Sheriff Joe Arpaio is nothing more than a political windbag, making others suffer for his own ends. Prisoners should not be coddled, but they are relying on the facility in which they are incarcerated for their health and welfare. The people of Arizona need to see what is happening in their penal system. This is not the Dark Ages, and these are not dungeons!
Hey, Arizonans, defend Joke Arpaio all you want (Letters, December 19 and January 16). Do you realize that he is making Maricopa County the laughingstock of the country? I have relatives and friends all around the country, and each time I speak to any of them on the phone, the talk, eventually, gets around to the Joke and how evil he is.
No one is asking for country-club conditions for the men and women in the county jails. Just the basic human rights that we all have coming as citizens of this great country. Is that too much to ask? I think not!
I was deeply distressed by the nightmarish stories offered by inmates in Sheriff Joe Arpaio's county-jail system ("Letters From Jail," December 5). What we seem to have here is a sinister program to exact the maximum cost upon the health--both physical and mental--safety and human rights of these detainees. Yes, even criminals deserve society's freedom from defilement of their dignity.
Will anyone entertain the thought that perhaps Arpaio's system is not only cruel but self-defeating? No one is forgetting the victims. The question is: When is enough enough.
I read the pathetic article written by a woman prisoner about how the prisoners were handled and how the guards used profane and filthy language ("Drear Diary," December 5). I cut out the article and sent it to Sheriff Joe Arpaio.
I told him the use of foul language had no place in the operation he controls. I told him I ran a 175-person department and foul language was not allowed by anyone--three people did not believe me and were fired. No second chance.
People who must use foul language have no class and should be fired by the sheriff, and if the sheriff can't control it--get rid of him. He has no class, either.
Many of us smokers have sat back too long as the Rose Hoffmans of the United States speak out (Letters, January 9). We believe in a piece of paper titled Constitution and a small footnote called Bill of Rights. We honor words like "freedom," "liberty" and "justice for all." I stand behind New Times for placing any, including tobacco, ads in its publication. There are small things called "freedom of the press" and "free trade." The problem lies with the self-appointed, self-righteous and self-centered people who have yet to learn that they cannot legislate morality and personal likes and dislikes.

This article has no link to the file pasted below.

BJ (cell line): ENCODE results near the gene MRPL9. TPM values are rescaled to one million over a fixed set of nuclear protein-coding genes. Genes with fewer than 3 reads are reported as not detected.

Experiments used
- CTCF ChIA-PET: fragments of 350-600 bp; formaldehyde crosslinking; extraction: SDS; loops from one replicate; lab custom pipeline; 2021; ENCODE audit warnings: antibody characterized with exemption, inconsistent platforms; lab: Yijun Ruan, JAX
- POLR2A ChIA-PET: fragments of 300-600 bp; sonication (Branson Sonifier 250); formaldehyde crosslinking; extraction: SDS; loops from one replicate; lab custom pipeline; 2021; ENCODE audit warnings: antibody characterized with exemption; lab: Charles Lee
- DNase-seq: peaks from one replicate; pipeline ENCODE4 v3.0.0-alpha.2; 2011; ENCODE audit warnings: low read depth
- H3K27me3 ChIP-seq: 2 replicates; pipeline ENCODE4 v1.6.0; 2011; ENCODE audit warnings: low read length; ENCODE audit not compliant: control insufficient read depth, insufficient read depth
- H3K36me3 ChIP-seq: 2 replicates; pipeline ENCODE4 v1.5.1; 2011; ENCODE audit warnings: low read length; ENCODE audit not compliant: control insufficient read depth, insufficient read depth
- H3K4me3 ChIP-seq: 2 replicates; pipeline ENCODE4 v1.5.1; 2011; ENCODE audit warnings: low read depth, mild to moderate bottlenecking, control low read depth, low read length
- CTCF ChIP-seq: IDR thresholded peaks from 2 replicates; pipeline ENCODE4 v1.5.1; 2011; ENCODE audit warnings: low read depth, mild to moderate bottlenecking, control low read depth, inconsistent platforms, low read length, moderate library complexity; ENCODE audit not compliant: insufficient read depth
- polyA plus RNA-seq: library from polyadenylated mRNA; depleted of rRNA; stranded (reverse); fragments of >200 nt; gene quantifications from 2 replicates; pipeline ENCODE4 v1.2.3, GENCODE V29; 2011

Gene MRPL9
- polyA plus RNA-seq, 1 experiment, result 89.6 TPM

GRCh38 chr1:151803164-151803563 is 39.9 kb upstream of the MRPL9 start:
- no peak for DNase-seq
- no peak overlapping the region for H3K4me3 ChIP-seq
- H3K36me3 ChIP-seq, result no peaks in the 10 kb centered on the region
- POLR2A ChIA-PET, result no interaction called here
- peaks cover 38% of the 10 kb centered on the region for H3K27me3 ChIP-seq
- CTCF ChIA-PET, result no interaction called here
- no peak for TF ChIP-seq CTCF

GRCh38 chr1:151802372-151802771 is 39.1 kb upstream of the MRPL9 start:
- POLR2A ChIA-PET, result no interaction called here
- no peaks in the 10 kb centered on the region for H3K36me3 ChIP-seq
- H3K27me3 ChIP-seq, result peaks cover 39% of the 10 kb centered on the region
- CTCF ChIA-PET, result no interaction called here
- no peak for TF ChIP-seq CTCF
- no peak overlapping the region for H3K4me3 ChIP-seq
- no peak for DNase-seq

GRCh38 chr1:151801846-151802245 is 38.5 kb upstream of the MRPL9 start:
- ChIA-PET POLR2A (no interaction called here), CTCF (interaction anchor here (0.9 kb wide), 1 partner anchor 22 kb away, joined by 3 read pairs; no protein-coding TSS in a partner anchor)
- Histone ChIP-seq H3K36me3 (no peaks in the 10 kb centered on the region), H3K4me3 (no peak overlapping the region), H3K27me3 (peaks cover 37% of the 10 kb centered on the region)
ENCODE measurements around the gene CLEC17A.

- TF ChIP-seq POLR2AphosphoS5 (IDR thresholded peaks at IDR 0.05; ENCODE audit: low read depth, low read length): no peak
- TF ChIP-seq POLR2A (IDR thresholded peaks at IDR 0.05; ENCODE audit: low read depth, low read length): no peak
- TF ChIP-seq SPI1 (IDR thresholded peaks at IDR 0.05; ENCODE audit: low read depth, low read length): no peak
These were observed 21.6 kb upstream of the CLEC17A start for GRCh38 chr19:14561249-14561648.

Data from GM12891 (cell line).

It's not up to our government, newspapers, television stations, grocery stores or any other medium to raise our teens or preteens. It's up to their parents! If you don't like tobacco or any other ad in a newspaper or magazine, turn the page! Same goes for television--turn the channel! If you don't like what a company sells, don't buy it! That's what is so great about the ol' U.S. of A. And as to the "greed": It's called "business."
Alex Allen, owner
Cigarette Discount Center
Much Ado About Nothing
Just read Peter Gilstrap's column about Nothing (Screed, December 19). I haven't laughed so hard since the Tent City riot. It was a wonderfully crafted piece which shone in personality. It goes to show, Les [Payne] is more!
My husband and I found New Times' column about the mechanical Santa Claus disturbingly enjoyable (Screed, December 26). A real Xmas horror story. However, one of our friends missed the issue and we can't find any copies of it. When will it be put online?
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Editor's note: The mechanical-Santa column, like everything else that appears in New Times, is available via our online archives, which can be accessed from the newtimes.com home page (http://www.phoenixnewtimes.com).
I really respect Peter Gilstrap's column on Vassula Ryden (Screed, December 5). Much of the time, New Times takes a sarcastic approach to writing, especially when religion is the subject matter. I have never heard of Ryden, but after reading the very insightful, objective column, I plan to purchase her writings as soon as possible.
I consider myself a Christian as well as a heavy-duty sinner. (Being in a local band and loving microbrews doesn't help.) I don't understand most Christian churches as they seem to worry more about donations than deliverance. Gilstrap's column helped to renew my faith in that maybe God does speak to regular people.